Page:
Research in this field is an attempt to understand whether it’s really in our nature to be altruistic, and why. Acting selflessly, after all, is not immediately beneficial, at least from a purely evolutionary standpoint. And yet even our non-human primate relatives will sacrifice themselves for their neighbors, leading to the understanding that the behavior is somehow conserved.

In the new paper, published Tuesday, a team of psychologists and cognitive scientists show that a 7-month-old baby that pays close attention to the face of someone who is afraid is more likely to display prosocial behavior by the time they’re 14 months old.

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Sep 25, 2018

Space champagne defies gravity, delights tourists

Posted by in category: space

Popping champagne in outer space is now possible, thanks to a new kind of bottle created by Maison Mumm. The champagne company made the product specifically so that space tourists can share bubbly in zero gravity (astronauts aren’t allowed to drink liquor on the job—sorry, NASA).

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Sep 25, 2018

Disruption Experience Nails It

Posted by in categories: bitcoin, cryptocurrencies, economics, education, finance, innovation, internet, policy, robotics/AI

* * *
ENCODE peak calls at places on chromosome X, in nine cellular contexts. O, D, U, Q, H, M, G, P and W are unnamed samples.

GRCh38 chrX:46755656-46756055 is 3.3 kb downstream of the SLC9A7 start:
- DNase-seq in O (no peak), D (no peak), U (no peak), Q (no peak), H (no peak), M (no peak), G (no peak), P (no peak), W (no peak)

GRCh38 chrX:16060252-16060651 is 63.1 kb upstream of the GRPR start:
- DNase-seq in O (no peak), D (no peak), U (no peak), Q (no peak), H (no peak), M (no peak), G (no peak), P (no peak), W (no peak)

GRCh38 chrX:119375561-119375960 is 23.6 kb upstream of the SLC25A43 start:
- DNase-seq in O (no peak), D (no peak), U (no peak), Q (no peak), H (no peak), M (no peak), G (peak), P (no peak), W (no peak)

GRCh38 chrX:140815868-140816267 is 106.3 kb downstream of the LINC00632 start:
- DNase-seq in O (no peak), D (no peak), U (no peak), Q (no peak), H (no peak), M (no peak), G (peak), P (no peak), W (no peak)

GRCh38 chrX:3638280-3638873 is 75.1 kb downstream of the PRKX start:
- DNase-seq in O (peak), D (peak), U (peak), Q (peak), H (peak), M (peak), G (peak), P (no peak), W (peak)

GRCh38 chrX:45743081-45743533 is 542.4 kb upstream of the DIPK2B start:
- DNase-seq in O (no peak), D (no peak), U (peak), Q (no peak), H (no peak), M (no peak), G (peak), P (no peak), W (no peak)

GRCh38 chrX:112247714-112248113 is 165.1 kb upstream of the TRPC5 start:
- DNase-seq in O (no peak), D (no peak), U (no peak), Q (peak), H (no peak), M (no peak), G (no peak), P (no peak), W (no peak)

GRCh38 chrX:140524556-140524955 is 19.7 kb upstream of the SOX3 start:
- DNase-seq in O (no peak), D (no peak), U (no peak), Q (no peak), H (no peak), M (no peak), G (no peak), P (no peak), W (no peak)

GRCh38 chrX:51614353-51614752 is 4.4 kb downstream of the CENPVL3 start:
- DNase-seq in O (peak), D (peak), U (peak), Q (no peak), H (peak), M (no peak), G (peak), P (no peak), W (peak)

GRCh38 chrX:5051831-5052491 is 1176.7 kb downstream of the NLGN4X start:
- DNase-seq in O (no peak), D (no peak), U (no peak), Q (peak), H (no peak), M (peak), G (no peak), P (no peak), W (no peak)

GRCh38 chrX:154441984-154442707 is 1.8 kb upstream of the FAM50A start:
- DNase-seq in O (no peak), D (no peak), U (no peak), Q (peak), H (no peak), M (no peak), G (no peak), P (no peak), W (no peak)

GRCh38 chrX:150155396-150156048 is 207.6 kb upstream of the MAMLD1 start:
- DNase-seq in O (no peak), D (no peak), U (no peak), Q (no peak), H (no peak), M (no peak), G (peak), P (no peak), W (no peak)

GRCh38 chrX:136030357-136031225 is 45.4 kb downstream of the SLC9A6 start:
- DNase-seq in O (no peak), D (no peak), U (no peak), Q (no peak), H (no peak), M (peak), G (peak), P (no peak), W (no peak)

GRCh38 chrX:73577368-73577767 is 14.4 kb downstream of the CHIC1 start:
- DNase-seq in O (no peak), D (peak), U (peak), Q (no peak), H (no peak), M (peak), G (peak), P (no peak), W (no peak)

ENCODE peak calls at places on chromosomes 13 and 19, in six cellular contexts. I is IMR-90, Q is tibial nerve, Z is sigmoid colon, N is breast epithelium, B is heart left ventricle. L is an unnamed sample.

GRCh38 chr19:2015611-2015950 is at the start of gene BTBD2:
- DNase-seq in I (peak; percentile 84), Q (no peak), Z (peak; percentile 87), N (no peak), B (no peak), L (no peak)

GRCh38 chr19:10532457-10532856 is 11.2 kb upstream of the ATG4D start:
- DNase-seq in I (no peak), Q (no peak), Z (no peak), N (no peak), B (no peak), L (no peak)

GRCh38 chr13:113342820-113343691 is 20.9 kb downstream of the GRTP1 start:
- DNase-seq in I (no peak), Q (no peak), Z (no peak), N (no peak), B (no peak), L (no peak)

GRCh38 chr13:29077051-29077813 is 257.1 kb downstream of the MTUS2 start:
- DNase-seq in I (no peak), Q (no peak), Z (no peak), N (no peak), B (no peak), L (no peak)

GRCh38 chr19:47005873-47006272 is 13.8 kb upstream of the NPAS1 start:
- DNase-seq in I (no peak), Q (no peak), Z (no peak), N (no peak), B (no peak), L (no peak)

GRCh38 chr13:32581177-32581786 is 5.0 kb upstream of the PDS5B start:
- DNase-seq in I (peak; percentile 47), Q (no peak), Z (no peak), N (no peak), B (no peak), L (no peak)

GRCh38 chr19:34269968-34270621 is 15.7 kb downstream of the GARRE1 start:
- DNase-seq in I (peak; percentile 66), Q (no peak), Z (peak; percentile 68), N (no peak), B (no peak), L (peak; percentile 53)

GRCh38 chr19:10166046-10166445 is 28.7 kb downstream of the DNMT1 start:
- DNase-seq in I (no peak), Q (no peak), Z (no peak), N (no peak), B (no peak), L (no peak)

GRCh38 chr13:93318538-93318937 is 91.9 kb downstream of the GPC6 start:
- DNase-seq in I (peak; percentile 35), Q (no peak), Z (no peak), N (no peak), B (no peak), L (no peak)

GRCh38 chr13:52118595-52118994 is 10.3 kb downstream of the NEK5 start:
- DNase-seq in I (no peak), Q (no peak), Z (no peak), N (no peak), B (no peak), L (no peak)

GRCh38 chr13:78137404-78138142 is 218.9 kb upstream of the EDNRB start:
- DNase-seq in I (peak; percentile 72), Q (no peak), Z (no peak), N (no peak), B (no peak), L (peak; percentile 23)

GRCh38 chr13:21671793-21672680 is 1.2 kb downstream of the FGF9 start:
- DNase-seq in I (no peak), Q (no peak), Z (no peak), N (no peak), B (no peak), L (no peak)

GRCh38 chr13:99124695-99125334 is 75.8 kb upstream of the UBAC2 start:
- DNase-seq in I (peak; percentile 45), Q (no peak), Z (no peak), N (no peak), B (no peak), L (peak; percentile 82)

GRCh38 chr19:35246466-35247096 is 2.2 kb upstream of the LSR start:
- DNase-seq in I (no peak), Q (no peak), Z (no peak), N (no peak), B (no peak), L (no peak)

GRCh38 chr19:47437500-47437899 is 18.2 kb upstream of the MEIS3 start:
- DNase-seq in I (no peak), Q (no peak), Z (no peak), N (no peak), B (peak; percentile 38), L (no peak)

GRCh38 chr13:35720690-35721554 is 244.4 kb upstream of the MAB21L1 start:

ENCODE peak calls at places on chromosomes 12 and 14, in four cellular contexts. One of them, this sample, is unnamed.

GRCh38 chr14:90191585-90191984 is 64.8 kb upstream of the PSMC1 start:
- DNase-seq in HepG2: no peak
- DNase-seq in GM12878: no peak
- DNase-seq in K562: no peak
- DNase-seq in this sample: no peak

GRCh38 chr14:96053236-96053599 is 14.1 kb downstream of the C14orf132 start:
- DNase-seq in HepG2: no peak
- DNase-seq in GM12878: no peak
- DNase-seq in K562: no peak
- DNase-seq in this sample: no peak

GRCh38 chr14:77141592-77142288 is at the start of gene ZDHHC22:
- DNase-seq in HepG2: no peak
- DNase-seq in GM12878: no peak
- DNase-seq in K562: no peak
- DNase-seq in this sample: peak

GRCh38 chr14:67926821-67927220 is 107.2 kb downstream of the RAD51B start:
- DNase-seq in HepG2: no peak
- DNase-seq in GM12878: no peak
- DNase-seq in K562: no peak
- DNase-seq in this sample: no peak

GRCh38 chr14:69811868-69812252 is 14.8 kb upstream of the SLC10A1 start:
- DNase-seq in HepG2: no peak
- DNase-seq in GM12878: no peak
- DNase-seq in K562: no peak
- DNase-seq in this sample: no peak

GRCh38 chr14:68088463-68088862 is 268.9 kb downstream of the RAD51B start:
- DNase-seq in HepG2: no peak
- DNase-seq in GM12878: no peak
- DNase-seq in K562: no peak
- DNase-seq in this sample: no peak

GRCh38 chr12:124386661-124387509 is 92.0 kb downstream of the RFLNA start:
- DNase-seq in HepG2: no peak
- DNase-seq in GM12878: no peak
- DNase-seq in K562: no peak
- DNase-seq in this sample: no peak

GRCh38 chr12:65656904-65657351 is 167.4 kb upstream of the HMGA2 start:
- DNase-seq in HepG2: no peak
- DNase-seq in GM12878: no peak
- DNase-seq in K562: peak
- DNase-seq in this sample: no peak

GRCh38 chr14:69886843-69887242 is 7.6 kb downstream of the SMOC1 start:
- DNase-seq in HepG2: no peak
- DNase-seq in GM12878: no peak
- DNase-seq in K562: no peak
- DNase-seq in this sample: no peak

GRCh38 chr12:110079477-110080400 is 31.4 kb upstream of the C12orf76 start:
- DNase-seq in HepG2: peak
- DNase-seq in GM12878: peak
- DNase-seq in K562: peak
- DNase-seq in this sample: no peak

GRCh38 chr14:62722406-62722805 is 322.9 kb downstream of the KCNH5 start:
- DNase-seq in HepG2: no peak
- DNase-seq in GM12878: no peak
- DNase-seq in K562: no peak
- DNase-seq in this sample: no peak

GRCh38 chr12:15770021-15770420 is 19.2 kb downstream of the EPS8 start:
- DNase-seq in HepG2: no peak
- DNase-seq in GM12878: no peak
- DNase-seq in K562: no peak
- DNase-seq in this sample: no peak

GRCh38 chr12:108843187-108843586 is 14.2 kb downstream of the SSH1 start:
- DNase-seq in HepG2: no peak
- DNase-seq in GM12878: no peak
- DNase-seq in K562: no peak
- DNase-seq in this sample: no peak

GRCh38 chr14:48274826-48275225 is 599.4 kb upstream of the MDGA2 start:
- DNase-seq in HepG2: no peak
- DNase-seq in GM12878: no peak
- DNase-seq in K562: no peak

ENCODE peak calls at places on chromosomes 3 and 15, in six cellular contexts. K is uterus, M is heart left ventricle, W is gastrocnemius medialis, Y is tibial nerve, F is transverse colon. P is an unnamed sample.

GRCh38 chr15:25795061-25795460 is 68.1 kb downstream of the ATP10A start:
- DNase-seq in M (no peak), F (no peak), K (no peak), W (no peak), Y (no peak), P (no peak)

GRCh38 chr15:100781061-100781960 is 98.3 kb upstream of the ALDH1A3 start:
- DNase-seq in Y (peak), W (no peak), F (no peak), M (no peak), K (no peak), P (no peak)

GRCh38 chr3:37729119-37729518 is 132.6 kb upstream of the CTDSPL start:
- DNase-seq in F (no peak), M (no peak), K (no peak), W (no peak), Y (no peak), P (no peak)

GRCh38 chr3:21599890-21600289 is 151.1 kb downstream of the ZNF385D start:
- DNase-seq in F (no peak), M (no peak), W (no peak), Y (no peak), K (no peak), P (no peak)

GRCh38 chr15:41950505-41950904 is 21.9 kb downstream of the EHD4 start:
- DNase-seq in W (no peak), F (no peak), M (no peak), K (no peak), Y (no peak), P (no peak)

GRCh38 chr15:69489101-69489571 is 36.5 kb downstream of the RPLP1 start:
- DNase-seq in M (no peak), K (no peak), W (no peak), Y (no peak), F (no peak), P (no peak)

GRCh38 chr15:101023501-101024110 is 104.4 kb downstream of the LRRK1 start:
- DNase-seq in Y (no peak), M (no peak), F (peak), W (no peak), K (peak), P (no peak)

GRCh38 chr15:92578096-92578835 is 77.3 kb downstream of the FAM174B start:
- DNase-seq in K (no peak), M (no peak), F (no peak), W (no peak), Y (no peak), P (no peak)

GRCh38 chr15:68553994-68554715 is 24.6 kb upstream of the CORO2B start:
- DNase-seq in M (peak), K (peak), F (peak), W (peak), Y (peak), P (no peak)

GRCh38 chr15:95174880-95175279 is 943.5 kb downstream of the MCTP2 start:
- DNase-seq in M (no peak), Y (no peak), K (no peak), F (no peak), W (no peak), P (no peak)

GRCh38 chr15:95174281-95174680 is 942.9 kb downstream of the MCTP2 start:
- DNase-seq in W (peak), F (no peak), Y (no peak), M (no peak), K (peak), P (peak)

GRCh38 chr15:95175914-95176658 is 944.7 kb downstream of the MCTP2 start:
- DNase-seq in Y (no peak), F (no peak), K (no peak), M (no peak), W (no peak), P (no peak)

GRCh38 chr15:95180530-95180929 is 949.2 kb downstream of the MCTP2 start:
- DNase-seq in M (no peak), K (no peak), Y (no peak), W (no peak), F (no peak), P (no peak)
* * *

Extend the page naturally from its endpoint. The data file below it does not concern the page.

The Disruption Experience this Friday in Singapore is a blockchain event with a difference. With apologies to the Buick commercial, this is not your grandfather’s conference

I know a few things about blockchain conferences. I produced and hosted the first Bitcoin Event in New York. My organization develops cryptocurrency standards and practices. We help banks and governments create policy and services. And as public speaker for a standards organization, I have delivered keynote presentations at conferences and Expos in Dubai, Gujarat India, Montreal and Tampa, New York and Boston.

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Sep 25, 2018

An Interview with Mike Bonkowski

Posted by in categories: biotech/medical, chemistry, genetics, life extension